With Nurses At The Frontline of Healthcare, It’s Time To Stop Putting Their Needs Last

With Nurses At The Frontline of Healthcare, It’s Time To Stop Putting Their Needs Last

Nursing for me is about making a difference — and every day I’m making a difference in the lives of the people I care for. Take a Monday earlier this month. A patient of mine living with cerebral palsy was struggling to complete her therapeutic exercises. Her mother, clearly frustrated, feared her daughter wasn’t making sufficient progress. Dedicated and caring, the mother also worried that she wasn’t doing enough to help her daughter improve and succeed.

But this young woman was improving — slowly, surely, in ways imperceptible to the untrained eye. “Your daughter can now open both of her hands; all of our hard work is clearly paying off,” I explained, as the mother’s face transformed from hopeless to full of hope. “Your daughter just wants to be independent,” I continued, “and she obviously gets this spirit from you.”

Independence – as much as making a difference – is becoming a bigger focus for me in my career.  The freedom to control my schedule. The freedom to control my income. The freedom to care for my three children. The freedom to care for me.

Until recently, I didn’t really have that choice.

For too long nurses have been treated like afterthoughts. We’re burned out and stressed out – from Covid, from our home lives, from feeling like our needs are always considered last. And this not only impacts our ability to perform, it threatens the effectiveness of the entire healthcare systems we’re so passionately committed to supporting. Yet, the working conditions and rigid schedules have not changed with the world around us.

Over my six-year career in nursing, I’ve witnessed both the indifference and abuse that has become too common in our industry. As a result, our community is suffering. Less than half of the 12,000 nurses recently polled by the American Nurses Association (ANA), for instance, believe that their employers care about them – a mere 19 percent for nurses 35 and under. More than 50 percent of all nurses are also thinking about leaving nursing; a figure that rises to 63 percent for nurses under 35. The latter numbers particularly worry me; with so many of my younger brothers and sisters ready to give up on nursing – and a national nursing shortage only expected to get worse – the future of the profession I love has never felt grimmer.

I know what it’s like to be undervalued in the workplace. I’ve been told by nursing agencies to wait in the cold if my patients are running late. Then when they finally do arrive, I’ve been expected to wash their clothes – even though I’m a nurse, not a housekeeper. I’ve been berated by patients for “moving too slowly” and battled with administrators for adequate PPE safety gear during the height of the pandemic. I’ve been made to feel like a number – a body – by nursing agencies just focused on profits and disrespected by patients and family members aggressively insistent I could just “do more.”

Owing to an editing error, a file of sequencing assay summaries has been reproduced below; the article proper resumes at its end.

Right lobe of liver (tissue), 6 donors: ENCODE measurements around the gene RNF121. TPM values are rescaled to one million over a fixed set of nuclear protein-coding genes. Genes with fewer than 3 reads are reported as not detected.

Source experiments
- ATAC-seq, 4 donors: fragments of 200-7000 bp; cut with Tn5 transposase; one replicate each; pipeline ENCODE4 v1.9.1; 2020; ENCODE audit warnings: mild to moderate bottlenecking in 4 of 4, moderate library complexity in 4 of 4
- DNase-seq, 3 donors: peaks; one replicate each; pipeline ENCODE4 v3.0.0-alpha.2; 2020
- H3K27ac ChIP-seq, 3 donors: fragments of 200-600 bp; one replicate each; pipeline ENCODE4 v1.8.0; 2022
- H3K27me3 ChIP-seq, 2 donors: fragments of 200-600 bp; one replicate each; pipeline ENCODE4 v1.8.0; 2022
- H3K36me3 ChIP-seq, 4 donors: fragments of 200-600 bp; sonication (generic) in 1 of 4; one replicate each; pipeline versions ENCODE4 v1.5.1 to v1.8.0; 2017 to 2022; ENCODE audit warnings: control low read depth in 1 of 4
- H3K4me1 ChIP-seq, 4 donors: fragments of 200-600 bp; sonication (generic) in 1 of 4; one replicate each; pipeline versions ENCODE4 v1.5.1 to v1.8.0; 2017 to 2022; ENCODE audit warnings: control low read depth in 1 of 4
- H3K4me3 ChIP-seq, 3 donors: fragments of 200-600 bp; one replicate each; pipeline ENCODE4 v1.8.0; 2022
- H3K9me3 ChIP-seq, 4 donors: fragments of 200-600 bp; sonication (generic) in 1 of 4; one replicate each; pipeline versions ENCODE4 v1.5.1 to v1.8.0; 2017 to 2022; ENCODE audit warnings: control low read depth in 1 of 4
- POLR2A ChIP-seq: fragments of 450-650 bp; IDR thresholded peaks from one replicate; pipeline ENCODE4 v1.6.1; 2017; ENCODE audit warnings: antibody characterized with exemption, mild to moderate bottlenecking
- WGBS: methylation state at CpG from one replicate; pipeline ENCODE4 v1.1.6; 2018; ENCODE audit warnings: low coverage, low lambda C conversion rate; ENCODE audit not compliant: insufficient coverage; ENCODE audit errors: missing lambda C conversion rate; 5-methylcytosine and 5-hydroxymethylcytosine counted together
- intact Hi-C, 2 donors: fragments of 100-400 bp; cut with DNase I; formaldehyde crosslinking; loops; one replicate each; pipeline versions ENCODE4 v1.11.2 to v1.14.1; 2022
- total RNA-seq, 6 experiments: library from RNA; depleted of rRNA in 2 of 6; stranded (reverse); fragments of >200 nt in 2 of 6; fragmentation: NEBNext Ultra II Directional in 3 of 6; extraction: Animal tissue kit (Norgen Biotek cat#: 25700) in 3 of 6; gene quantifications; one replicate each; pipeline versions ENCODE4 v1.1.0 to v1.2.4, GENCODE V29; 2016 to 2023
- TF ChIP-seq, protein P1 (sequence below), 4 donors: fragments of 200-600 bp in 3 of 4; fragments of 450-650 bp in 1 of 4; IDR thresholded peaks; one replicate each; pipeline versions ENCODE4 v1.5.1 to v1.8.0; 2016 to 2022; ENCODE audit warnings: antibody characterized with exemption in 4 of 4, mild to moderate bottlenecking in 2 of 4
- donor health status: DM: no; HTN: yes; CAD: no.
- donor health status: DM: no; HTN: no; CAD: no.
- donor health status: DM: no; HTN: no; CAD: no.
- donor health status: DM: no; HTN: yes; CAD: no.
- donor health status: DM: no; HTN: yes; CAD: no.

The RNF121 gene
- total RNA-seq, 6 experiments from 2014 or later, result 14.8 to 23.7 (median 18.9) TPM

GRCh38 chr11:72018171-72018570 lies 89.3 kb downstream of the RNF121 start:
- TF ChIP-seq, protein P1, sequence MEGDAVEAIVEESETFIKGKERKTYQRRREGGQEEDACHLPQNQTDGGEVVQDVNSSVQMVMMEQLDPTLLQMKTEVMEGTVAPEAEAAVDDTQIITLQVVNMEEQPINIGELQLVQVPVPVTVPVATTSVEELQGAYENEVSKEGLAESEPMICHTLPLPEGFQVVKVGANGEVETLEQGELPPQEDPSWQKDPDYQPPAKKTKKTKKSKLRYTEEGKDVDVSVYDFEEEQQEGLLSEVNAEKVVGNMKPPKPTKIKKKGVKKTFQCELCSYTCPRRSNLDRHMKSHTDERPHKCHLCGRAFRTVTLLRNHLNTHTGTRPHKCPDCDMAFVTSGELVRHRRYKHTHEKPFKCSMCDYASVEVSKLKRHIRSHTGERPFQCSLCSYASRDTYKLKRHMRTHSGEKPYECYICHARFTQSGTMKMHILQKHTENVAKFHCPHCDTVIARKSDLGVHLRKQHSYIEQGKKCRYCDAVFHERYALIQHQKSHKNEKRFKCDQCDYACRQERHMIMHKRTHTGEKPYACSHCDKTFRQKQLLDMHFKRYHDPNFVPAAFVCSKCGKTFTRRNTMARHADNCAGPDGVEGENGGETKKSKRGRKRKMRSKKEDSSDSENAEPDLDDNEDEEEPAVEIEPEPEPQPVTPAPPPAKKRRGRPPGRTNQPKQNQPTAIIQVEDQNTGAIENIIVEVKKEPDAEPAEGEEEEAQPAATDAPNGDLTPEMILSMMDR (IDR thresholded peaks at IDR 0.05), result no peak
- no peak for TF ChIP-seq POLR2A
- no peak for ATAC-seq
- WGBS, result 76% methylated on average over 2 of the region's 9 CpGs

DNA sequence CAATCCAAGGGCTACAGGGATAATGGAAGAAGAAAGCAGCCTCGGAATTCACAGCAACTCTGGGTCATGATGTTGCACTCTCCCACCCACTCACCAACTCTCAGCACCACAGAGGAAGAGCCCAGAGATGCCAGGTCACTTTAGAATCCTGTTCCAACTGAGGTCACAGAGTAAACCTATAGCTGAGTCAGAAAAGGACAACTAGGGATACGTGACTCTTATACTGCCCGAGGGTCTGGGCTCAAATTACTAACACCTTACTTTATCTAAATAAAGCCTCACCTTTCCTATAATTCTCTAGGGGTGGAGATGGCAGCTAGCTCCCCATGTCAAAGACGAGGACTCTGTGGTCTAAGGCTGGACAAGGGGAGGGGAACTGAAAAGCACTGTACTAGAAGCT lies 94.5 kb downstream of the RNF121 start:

But more must be done to consider our needs, too – both by the nursing industry and the community of nurses to whom we all belong. What we seek is to be seen, valued, and supported in ways that matter.  To be listened to if we are struggling during a hard shift. To hear “thank you” instead of being ignored. To give us tools and resources to take care of our mental health because after the past two years, we need it.

I experienced this kind of support unexpectedly when I found connectRN,  a new platform that matches nurses with health care facilities that need our services. The ability to work when I want, where I want has given me the independence I was seeking, and an opportunity to step away if I need to recharge.  As a mother, this flexibility is more important than ever. I can take on shifts that work with my child-care needs, eliminating the stress that usually occurs when making money and being a Mom collide.  This should become an industry standard, rather than a perk from a digital start-up.

One of the things I value most about connectRN is that they are nurse-first and care as much about our community as the shifts they post. When I joined the platform, I was given access to The Beat, a private community of nurses who also work with connectRN.  It is a safe space to chat with your peers about the things only nurses can truly understand – without the fear of reprisal or retribution. We share stories about hard shifts, give each other support to keep going, and often find “work buddies” in the places we work often. As debates rage around the role of nursing unions, hospitals and agencies must understand that a united nursing community is a better nursing community – better equipped, better prepared, and far better focused on the needs of our patients. With my life far more than just nursing – kids (both teens and a toddler), my extended family, a bit of me time – I feel lucky to be part of this community

For me, personally, The Beat proved particularly helpful when dealing with mental health concerns. At the height of Covid, the community offered telehealth therapy sessions through a partnership to use at our discretion.  To be honest, I never considered I might need this kind of help — no one had ever asked me. But the death of a colleague — a young mother who passed away shortly after giving birth — hit me harder than I’d initially expected. I needed help to process how I was feeling and I took advantage of the offer. To have that support – for free –  made me feel worthy and valued.